The New York City jazz guitarist Ben Monder was already the owner of a humming 30-plus-year career as leader and sideman when he was tapped by David Bowie to be one of the featured voices in the ensemble that made Bowie’s arrestingly strange final album, Blackstar. When Bowie taps, you fall down. He was the Miles Davis of rock — with feelers on every street corner looking for the first signs of fresh new things to borrow and glom upon.
Monder’s thing was fresh but hardly new. Often ballparked as a player in the impressionistic tradition of John Abercrombie and Bill Frisell (more the latter than the former to my ears, a harmonically rich cloud painter sans the pop impulse of a Pat Metheny), Monder is now in his mid-50s and has been on an impressive run since the late 1980s.
He grabbed his jazz imprimatur from his work with Toots Thielemans, Lee Konitz and—especially on-topic—with Paul Motian, who, as the drummer in the first and greatest Bill Evans trio, can be said to have founded the impressionistic jazz tradition. Monder’s 2015 release Amorphae features some of Motian’s last recorded playing. Amorphae is also Monder’s first on the label that hosts all of jazz’s finest watercolorists, Manfred Eicher’s ECM. The only surprise is that it took Monder so long to wind up there.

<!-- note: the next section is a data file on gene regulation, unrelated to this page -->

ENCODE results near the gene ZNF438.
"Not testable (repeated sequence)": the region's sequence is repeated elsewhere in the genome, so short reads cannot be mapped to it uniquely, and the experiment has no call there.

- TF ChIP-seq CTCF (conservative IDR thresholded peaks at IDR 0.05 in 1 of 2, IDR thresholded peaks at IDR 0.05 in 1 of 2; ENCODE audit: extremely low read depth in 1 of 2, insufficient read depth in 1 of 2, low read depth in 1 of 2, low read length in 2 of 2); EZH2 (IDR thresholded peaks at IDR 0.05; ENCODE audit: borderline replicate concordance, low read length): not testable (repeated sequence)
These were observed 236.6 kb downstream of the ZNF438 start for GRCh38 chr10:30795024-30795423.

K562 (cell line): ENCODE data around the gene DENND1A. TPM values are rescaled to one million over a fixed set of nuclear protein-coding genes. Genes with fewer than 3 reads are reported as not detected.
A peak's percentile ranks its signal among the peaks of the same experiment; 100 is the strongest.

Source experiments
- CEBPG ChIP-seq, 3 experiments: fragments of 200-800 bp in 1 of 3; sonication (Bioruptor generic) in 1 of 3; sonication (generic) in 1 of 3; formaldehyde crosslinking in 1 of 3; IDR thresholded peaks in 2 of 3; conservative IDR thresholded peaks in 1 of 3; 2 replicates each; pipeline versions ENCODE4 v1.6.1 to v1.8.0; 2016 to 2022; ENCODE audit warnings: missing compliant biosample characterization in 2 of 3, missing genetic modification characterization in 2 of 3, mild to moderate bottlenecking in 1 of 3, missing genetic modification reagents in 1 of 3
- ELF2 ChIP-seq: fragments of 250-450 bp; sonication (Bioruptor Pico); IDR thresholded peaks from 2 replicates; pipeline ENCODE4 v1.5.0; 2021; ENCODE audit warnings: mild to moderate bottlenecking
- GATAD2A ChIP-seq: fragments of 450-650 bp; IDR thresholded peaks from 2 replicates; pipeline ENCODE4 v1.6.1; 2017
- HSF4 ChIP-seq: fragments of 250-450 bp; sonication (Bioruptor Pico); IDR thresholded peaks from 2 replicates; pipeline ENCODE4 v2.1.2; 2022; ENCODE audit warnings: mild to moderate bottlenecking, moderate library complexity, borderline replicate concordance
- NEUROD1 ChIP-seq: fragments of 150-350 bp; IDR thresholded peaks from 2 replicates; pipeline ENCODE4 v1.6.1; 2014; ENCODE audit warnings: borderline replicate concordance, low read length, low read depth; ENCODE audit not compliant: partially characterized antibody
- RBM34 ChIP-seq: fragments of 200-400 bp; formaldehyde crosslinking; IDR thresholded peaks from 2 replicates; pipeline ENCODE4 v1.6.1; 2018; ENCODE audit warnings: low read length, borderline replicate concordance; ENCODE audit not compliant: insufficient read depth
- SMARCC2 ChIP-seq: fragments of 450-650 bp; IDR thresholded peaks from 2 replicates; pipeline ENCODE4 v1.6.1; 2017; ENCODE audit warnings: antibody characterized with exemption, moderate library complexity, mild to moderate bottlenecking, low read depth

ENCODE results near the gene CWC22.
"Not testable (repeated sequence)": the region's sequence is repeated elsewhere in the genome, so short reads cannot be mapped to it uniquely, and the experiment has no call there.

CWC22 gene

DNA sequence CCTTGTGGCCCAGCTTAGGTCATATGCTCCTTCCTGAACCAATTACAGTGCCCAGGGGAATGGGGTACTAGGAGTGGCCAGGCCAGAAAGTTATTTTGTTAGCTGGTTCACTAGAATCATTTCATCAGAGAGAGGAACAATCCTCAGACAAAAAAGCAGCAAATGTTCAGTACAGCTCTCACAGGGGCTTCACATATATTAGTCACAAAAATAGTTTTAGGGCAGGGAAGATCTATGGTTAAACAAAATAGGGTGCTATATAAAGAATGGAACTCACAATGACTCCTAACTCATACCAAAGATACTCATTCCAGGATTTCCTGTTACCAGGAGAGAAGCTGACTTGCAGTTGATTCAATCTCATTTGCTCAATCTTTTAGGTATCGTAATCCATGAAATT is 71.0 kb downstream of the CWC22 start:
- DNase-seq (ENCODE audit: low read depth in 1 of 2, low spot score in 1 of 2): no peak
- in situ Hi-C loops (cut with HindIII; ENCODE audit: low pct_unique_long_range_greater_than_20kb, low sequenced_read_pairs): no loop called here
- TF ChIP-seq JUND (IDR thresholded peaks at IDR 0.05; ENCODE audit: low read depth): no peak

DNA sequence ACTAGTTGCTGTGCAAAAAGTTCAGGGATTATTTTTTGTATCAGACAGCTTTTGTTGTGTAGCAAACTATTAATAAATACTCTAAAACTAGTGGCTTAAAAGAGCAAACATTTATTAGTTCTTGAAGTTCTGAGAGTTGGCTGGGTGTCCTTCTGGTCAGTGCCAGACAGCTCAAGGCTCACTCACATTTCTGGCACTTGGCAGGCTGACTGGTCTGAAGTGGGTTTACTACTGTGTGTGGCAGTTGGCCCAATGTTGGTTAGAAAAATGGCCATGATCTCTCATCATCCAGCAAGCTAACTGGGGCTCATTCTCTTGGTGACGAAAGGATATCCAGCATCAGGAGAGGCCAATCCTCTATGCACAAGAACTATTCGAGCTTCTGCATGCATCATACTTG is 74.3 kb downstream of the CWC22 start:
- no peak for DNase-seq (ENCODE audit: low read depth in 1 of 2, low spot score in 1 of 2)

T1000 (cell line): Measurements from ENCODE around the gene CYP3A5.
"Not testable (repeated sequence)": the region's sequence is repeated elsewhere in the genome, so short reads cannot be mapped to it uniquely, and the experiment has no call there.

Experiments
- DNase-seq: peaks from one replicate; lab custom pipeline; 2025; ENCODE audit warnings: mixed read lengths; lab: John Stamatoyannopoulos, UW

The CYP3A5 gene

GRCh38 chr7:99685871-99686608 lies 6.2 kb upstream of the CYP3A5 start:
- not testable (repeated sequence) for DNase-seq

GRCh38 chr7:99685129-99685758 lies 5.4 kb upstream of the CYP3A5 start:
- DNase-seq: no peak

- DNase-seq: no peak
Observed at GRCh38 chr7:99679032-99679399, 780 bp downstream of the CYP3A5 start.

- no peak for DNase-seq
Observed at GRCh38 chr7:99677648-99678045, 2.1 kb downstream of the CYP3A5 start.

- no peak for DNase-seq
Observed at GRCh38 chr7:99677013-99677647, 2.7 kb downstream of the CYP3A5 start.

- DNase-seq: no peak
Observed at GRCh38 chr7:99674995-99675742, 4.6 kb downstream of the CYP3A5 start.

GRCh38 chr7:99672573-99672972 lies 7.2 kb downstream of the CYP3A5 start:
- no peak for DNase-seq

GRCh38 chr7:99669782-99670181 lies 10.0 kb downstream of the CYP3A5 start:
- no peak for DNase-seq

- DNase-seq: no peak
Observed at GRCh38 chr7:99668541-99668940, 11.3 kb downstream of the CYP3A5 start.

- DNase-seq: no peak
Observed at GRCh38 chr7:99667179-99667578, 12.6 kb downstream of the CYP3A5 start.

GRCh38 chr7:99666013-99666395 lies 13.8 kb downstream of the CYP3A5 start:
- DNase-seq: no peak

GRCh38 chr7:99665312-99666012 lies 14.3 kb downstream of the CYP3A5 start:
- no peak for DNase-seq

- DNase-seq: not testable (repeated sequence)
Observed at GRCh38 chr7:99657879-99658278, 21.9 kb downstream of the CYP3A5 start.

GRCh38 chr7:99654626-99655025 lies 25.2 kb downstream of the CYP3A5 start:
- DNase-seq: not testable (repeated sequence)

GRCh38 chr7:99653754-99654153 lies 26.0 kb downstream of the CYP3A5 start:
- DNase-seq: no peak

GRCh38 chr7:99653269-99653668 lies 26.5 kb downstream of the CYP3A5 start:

The Rhinebeck Chamber Music Society presents a free concert by Ben Monder and vocalist Theo Bleckmann at the beautiful Wilderstein Historic Site on Sunday, September 30. Monder and Bleckmann go way back. They recorded No Boat, a stunning and strange ensemble piece, in 1997.
Monder and Bleckmann concert, Sunday, September 30, 2 p.m., Wilderstein Historic Site, 30 Morton Road, Rhinebeck, www.rcmsmusic.org